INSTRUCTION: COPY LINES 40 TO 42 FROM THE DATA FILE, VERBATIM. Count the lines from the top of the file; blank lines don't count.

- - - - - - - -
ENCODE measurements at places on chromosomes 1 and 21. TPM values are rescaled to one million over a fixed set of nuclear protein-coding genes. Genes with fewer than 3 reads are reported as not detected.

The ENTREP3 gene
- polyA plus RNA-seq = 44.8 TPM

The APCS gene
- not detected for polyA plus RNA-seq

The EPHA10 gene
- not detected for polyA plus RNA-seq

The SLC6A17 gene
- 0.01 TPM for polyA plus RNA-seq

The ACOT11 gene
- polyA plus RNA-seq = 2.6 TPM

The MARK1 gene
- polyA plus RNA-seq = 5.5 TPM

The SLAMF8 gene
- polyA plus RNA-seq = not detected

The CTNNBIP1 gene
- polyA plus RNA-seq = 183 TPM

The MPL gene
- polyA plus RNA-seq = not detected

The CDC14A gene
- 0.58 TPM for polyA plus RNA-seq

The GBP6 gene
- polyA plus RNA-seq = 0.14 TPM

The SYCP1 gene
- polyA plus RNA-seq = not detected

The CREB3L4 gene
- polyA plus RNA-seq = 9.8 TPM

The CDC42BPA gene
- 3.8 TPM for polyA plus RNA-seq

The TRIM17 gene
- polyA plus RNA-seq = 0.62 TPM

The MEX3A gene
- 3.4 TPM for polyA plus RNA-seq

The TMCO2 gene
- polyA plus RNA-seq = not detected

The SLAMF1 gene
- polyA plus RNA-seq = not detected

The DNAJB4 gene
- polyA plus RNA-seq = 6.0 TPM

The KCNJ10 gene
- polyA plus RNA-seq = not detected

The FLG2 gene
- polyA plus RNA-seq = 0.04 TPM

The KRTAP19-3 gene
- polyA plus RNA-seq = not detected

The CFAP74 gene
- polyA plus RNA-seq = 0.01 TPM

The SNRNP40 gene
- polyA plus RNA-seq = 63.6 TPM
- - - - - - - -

The KCNJ10 gene
- polyA plus RNA-seq = not detected

The FLG2 gene